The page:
The ingredients in a good fuel for a smoker vary widely among beekeepers and bioregion, and there is art as well as science to learning to use a smoker properly.  A small amount of smoke can help to mask any alarm pheromone the colony produces, calming the colony.  Too much smoke can incite a stress response.  Some beekeepers spray bees with a sugar solution instead of smoking them when installing a package of bees in a new colony.

Dried cow manure is reportedly a good base fuel for smokers.  It is widely used as a fuel source in many parts of the world.  Creosote bush (Larrea tridentata) in a smoker is reported to effectively kill varroa mites without harming bees.

Planting for Bees

The key to providing good bee forage is a diversity in flowering throughout the season, from early to late.  Some plants are good pollen sources, some are good nectar sources, and some provide both.  Many woody species are important bee plants, and dandelion is an important early food plant.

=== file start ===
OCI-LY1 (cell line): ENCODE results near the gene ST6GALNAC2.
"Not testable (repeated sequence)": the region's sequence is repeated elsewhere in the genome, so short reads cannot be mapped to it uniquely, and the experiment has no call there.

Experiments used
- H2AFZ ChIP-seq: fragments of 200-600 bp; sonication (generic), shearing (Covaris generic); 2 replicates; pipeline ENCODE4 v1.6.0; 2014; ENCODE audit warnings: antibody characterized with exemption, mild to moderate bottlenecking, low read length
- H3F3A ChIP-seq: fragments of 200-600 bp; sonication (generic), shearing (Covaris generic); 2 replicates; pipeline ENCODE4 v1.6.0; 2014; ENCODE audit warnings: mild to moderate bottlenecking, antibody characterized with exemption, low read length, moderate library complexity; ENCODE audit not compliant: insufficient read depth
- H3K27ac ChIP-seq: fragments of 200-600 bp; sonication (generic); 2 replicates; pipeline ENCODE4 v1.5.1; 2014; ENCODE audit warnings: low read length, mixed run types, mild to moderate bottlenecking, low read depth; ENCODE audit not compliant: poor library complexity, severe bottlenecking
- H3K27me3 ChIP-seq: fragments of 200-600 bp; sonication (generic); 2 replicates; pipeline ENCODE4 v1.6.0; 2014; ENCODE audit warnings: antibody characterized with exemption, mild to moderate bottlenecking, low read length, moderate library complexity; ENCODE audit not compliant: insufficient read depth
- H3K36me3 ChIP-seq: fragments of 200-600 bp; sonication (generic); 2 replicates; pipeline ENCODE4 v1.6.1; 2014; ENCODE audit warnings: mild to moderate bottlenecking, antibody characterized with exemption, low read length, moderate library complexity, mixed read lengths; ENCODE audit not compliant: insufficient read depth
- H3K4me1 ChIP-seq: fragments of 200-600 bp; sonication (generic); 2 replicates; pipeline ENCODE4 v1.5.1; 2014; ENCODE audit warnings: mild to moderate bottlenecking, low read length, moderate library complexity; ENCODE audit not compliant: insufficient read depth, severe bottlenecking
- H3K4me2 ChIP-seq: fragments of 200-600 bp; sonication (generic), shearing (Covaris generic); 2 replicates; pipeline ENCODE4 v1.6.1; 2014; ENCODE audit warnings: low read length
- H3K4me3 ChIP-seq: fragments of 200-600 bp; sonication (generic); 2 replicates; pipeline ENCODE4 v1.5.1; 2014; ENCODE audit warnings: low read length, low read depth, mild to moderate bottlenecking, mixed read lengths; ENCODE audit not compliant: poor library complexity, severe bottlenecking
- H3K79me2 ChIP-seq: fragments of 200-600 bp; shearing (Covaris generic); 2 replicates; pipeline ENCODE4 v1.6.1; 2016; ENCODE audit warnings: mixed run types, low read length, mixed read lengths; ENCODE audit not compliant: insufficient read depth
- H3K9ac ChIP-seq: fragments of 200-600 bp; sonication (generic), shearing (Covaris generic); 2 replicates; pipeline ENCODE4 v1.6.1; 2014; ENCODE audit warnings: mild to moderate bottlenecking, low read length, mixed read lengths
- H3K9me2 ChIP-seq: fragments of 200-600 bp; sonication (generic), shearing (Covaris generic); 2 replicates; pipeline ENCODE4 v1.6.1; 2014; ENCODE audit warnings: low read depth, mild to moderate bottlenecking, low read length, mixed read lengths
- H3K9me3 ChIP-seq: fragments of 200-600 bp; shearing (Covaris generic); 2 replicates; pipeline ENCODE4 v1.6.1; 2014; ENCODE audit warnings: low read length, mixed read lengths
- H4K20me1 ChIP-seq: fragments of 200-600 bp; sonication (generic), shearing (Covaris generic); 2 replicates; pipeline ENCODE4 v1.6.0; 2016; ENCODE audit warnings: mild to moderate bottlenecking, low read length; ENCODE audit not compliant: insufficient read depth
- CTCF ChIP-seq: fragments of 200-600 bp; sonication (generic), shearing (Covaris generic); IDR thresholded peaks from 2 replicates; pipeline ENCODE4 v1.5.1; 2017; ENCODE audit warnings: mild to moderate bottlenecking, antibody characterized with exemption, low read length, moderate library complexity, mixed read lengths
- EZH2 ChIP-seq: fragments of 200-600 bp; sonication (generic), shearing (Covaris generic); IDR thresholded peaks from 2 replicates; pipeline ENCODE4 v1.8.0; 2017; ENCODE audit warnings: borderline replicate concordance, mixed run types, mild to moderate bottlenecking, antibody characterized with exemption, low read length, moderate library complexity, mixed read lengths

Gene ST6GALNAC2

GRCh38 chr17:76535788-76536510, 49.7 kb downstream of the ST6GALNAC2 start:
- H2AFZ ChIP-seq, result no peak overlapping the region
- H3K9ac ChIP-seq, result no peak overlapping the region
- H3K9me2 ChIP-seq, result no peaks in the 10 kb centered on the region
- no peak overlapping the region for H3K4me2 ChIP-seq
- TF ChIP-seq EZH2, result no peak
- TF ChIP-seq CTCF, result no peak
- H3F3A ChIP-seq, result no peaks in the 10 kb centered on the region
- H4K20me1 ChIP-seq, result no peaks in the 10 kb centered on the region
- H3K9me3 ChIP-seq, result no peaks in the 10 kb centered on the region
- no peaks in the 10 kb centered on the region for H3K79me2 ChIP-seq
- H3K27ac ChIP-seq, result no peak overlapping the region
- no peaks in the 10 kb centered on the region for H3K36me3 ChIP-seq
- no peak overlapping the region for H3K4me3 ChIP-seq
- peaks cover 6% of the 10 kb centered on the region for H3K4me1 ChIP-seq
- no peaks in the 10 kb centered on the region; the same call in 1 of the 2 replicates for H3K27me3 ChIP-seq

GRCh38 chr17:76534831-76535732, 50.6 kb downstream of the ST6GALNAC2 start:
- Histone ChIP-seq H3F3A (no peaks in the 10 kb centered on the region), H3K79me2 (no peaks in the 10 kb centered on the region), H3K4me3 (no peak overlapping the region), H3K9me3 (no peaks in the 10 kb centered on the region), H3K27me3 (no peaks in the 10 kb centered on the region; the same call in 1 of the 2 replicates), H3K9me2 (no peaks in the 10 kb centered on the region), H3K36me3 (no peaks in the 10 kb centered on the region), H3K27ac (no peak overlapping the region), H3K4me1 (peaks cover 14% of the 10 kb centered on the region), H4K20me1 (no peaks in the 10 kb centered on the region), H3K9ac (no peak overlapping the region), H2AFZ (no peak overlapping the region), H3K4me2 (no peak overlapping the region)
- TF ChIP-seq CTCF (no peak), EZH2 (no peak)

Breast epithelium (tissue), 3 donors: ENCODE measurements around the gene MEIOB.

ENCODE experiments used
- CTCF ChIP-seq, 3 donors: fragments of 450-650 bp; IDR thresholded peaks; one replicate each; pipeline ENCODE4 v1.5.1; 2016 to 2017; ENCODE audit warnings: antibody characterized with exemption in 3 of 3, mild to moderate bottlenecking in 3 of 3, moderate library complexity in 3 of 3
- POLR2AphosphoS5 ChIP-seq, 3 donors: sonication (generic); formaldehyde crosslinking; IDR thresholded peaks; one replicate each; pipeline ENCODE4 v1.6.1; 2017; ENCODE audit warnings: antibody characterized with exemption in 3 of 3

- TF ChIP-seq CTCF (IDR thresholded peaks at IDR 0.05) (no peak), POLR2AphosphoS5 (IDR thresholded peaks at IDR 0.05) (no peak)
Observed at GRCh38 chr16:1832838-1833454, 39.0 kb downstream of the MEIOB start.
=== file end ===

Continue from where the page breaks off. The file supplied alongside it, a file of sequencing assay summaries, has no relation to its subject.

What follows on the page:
HoneyBeeNet is a great resource to check for good bee forage species by bioregion.  I will be posting detailed information about bee forage species as my beekeeping project develops.


Bees also need a good, consistent water source.  If not provided, they can become a nuisance when they choose to drink from dog bowls, swimming pools, or other sources.  Placing rocks in a shallow container keeping it filled can be sufficient if no suitable natural water source is available.  A shallow, rock-filled pond could potentially be constructed, and perhaps fed with runoff from hive roofs…

Regional Bee Suppliers